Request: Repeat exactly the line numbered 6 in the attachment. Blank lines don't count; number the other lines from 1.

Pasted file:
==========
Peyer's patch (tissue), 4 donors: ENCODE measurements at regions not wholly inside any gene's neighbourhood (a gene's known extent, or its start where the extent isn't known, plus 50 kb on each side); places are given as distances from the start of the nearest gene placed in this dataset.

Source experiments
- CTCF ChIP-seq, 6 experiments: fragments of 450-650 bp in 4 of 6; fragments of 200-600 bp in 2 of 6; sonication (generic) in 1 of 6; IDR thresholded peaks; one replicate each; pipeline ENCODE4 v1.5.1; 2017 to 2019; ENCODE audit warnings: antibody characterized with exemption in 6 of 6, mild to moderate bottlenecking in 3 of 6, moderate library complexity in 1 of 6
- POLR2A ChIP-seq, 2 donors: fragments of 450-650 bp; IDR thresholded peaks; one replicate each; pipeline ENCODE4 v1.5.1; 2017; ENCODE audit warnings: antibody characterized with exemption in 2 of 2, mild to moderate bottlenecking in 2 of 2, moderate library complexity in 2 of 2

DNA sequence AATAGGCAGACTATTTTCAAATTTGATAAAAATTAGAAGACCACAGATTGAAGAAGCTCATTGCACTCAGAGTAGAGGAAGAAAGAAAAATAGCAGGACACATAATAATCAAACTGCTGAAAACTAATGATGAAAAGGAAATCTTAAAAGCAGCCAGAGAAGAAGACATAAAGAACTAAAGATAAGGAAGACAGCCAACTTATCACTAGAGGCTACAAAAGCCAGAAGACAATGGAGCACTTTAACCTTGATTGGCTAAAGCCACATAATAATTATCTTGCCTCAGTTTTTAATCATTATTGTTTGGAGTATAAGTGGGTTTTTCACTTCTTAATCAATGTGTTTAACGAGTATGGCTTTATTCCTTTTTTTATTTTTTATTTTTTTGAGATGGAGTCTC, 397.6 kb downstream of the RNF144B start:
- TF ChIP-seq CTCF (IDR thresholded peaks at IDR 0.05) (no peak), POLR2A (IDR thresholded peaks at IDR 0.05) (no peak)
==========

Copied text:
- TF ChIP-seq CTCF (IDR thresholded peaks at IDR 0.05) (no peak), POLR2A (IDR thresholded peaks at IDR 0.05) (no peak)